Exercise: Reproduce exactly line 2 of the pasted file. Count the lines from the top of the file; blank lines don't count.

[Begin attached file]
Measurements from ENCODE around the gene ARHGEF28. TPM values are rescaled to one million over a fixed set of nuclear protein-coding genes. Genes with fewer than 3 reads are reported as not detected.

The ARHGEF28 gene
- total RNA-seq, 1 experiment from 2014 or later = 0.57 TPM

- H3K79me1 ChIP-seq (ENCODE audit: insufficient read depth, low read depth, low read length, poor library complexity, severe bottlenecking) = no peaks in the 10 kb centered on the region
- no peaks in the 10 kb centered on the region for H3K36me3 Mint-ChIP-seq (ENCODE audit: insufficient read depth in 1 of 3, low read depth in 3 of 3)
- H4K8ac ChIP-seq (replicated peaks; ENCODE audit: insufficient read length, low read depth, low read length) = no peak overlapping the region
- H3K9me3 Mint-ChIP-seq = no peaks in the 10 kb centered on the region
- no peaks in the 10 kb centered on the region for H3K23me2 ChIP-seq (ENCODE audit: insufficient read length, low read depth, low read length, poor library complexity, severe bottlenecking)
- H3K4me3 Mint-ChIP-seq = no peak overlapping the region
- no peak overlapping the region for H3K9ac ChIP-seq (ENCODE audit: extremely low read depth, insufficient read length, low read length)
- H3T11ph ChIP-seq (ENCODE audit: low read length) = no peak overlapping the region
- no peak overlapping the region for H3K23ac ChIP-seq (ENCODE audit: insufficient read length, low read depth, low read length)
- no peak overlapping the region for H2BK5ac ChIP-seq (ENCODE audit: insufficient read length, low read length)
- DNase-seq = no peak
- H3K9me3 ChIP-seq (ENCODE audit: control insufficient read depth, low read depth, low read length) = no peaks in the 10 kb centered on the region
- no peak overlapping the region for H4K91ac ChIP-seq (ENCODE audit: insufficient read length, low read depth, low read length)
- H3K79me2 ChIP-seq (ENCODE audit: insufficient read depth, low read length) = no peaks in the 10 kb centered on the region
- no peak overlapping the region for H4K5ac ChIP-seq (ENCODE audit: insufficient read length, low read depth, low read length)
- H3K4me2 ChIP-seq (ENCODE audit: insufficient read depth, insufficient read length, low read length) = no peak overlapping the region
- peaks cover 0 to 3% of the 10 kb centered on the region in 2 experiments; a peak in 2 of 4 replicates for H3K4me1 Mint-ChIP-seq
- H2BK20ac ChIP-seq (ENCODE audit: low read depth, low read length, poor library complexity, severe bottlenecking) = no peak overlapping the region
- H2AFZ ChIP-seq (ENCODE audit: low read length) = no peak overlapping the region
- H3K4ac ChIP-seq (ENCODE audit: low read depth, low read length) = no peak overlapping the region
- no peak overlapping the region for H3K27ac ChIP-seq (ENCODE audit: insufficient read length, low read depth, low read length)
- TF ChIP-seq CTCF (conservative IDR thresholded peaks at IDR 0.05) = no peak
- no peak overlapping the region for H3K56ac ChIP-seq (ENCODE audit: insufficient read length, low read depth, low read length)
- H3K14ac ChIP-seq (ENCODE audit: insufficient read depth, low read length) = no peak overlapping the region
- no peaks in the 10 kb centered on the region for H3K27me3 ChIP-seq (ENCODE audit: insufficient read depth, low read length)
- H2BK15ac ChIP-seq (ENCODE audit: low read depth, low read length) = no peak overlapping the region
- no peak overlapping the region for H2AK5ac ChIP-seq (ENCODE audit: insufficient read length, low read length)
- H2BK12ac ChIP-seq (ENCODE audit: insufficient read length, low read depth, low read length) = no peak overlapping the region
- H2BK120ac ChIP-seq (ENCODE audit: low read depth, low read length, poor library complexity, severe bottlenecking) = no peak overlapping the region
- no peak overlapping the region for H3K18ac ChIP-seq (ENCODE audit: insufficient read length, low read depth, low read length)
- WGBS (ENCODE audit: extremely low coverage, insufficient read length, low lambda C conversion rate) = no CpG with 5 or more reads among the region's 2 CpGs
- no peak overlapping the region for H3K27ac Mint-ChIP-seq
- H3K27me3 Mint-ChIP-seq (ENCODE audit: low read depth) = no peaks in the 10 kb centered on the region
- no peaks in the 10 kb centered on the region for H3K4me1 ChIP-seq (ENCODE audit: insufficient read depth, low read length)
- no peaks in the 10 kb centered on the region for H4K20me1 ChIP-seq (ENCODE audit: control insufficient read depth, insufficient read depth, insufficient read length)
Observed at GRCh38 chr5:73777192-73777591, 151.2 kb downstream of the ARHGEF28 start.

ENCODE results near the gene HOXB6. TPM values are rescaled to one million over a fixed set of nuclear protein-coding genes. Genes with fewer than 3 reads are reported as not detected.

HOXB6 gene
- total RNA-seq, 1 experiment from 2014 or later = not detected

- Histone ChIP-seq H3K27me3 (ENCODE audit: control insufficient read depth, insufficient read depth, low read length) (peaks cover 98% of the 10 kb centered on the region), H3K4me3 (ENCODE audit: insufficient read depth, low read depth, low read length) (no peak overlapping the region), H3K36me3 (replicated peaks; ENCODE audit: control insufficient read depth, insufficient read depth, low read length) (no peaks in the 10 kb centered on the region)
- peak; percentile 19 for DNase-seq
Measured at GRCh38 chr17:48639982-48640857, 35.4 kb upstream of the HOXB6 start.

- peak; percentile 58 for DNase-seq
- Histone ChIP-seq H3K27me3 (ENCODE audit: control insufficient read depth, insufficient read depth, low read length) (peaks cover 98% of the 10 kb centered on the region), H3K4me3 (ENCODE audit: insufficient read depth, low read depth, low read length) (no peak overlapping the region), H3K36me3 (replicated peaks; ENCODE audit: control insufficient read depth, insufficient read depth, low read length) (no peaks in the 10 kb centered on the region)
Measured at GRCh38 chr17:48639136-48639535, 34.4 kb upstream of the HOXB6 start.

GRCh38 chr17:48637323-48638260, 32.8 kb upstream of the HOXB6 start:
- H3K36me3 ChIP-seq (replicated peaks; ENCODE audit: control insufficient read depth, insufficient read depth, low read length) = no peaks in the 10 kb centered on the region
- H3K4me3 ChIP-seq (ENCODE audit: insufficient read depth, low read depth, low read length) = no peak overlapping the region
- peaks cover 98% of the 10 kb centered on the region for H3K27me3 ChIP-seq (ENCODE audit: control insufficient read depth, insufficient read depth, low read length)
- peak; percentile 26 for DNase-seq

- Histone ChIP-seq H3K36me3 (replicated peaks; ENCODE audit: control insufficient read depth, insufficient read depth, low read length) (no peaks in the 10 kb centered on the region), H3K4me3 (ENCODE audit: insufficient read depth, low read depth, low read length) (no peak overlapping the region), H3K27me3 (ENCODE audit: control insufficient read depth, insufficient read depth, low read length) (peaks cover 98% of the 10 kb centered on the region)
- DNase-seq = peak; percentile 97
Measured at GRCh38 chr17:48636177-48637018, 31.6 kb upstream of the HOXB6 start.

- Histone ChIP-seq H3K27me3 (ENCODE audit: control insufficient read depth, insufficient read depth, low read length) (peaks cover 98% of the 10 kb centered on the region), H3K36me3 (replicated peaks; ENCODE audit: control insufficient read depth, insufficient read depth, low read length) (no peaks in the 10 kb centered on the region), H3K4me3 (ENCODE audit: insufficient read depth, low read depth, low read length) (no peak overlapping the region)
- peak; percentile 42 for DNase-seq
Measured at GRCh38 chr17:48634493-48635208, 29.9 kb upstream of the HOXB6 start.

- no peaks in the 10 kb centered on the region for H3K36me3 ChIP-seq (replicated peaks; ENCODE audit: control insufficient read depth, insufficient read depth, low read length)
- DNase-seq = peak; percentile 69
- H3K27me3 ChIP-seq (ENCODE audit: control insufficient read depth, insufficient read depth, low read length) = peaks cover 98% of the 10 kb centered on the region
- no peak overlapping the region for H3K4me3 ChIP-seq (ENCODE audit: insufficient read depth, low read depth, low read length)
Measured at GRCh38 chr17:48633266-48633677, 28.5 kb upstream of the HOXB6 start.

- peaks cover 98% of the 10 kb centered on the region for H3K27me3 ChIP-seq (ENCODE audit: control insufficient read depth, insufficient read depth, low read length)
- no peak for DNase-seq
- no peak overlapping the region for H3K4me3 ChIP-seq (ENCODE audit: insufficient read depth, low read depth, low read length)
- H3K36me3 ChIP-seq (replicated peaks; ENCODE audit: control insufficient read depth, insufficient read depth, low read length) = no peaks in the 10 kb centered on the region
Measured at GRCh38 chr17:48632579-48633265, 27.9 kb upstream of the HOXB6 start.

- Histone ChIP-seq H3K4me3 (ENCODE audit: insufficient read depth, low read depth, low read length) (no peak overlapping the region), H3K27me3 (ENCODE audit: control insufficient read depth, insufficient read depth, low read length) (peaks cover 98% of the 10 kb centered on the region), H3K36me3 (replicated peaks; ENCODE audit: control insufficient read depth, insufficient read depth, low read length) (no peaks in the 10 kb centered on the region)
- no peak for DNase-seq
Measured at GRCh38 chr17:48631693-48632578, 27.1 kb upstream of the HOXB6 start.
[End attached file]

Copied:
The ARHGEF28 gene